Archives provided us with evidence of this co-operation. It is rare to find a woman of low status mentioned in medieval archives, let alone religious ones, especially as she was mentioned alongside another woman, which shows the plurality of York’s sex work in the fifteenth century. Through researching Elizabeth Frowe, a more personalised approach to medieval sex work in York can be formed, something which leaves its mark on the city to this day. There is a gap in historiography for sex workers specifically involved with the church, and the case of Elizabeth Frowe is particularly salient because it illustrates the relationship between the church and their community, whilst also provoking conversations around the moral integrity of those who had such a central role in the religious lives of lay people in York. 

Download Elizabeth’s research notes here


Content warning – infanticide and mental health 

Born in 1779, Mary Thorpe was like any common woman. She became a servant at age 14 and lived a simple life as a respectable young lady. This was until around the age of 20 when she fell pregnant and was abandoned by the father of her child. 11 weeks prior to her due date, Mary left her service and went to Sheffield to stay with a widow by the name of Mrs Hartley who assisted with the birth of her child. In December 1799, after some days of caring for the child, she fell ill with ‘milk fever’, a sickness which made a woman delirious. She took her child to a pond and threw the child into the water, where he drowned. Mary’s defence centred on her suffering from milk fever, claiming that though she was guilty of the crime, she was ill and delirious when committing it. Despite this being a proven fact, Mary was sentenced to death as it was believed her milk fever did not make her unaware of her actions as she had taken premeditated actions such as lying about taking the child to be baptised with her sister when he was killed and supposedly lying about her son’s existence to Sheffield Constable Hill. However, during the trial, she showed much guilt, and for lots of women who committed infanticide, they often did it for many reasons, most times not in cold blood.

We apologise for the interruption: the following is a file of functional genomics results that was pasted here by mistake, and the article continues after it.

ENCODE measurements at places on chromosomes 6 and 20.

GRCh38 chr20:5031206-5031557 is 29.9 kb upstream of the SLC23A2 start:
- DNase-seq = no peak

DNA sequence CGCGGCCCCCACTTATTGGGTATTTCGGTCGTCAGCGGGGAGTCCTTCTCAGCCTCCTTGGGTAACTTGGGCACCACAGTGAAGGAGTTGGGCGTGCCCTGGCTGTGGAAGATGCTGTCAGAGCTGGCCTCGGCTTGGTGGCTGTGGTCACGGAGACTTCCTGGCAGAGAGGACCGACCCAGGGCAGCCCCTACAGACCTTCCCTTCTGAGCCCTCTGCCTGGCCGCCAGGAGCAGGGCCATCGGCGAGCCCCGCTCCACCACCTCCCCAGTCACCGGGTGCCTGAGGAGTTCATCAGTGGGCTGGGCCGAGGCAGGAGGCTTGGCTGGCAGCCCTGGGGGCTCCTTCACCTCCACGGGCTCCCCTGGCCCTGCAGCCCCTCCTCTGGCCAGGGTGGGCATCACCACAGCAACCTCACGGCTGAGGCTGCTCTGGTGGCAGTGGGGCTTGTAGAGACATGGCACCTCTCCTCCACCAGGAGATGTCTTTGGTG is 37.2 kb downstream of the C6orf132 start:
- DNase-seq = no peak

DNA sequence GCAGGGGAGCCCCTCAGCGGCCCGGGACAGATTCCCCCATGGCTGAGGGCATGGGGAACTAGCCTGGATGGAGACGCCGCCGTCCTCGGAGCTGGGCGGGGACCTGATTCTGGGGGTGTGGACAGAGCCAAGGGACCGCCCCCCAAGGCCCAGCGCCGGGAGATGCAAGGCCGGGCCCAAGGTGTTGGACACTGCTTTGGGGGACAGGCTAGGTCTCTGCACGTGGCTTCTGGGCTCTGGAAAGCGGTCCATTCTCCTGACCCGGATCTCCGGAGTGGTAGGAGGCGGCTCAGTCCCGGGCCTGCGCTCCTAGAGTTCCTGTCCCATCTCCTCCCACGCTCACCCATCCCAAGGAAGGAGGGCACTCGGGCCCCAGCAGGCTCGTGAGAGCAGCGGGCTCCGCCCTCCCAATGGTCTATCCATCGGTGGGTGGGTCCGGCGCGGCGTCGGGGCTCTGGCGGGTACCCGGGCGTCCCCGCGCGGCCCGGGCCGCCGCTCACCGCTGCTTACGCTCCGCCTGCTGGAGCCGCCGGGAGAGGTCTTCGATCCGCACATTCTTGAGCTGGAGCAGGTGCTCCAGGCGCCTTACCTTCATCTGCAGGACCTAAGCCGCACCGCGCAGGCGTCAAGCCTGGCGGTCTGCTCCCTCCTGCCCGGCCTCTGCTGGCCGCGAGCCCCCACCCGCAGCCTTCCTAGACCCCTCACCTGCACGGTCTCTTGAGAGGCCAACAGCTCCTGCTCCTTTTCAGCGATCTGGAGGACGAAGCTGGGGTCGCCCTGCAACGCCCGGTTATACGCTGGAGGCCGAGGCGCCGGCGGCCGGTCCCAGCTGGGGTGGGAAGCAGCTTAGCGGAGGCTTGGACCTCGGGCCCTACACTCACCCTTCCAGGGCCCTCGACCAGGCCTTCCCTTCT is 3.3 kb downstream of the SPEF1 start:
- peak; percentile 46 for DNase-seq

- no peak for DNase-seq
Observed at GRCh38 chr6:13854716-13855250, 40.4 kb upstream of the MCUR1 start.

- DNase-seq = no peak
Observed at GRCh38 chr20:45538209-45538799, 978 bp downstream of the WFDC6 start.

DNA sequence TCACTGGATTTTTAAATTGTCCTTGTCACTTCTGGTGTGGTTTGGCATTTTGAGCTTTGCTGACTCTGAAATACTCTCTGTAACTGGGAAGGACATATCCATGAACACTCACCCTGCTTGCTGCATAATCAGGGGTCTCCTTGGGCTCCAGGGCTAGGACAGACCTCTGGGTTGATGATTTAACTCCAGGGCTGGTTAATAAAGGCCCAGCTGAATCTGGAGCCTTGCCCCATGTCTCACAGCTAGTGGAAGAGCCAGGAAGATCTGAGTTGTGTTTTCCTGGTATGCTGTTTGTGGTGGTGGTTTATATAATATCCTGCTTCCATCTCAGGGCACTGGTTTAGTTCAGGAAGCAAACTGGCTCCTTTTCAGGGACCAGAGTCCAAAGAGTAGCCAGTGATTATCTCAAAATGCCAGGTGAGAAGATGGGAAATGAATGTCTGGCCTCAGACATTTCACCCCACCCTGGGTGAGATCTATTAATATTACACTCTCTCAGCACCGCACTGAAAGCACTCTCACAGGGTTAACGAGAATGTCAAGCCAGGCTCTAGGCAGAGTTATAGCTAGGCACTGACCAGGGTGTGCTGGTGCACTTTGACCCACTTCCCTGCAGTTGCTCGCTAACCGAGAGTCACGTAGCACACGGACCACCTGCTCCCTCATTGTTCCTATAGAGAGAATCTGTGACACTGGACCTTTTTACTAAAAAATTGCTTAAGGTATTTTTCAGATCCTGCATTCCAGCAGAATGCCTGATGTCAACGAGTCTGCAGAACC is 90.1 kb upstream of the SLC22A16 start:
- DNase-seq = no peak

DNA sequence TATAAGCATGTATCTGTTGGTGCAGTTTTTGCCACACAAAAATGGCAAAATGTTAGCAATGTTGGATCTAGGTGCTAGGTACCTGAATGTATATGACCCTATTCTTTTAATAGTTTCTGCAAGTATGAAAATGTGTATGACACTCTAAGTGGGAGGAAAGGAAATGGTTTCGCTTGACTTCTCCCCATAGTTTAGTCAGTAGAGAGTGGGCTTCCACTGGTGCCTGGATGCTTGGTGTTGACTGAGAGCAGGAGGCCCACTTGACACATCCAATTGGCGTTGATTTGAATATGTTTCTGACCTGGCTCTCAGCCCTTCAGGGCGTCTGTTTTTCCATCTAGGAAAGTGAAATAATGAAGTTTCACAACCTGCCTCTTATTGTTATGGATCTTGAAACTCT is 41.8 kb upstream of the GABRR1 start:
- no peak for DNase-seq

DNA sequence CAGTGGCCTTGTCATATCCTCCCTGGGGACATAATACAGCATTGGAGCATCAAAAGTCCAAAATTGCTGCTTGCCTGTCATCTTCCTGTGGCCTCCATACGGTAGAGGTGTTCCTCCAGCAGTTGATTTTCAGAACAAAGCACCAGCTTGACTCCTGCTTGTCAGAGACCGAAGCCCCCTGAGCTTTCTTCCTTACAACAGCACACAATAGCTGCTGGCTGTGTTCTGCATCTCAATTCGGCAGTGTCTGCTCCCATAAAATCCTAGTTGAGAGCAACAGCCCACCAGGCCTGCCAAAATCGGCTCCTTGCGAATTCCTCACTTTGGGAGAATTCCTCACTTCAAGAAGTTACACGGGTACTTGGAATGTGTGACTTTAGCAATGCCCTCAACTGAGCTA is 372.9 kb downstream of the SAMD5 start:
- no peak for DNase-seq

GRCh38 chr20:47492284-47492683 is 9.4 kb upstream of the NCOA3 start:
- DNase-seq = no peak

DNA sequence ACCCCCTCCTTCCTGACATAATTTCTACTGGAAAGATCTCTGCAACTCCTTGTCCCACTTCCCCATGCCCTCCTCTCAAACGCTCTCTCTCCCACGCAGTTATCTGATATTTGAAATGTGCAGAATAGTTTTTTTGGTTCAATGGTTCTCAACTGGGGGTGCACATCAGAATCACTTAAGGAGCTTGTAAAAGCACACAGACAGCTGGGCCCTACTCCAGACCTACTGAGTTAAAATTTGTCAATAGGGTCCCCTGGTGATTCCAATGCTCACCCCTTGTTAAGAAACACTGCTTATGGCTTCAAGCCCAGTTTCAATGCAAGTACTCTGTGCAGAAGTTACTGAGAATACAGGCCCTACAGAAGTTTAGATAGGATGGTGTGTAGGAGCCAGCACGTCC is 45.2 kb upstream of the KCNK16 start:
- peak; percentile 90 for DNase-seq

Download Mary’s research notes here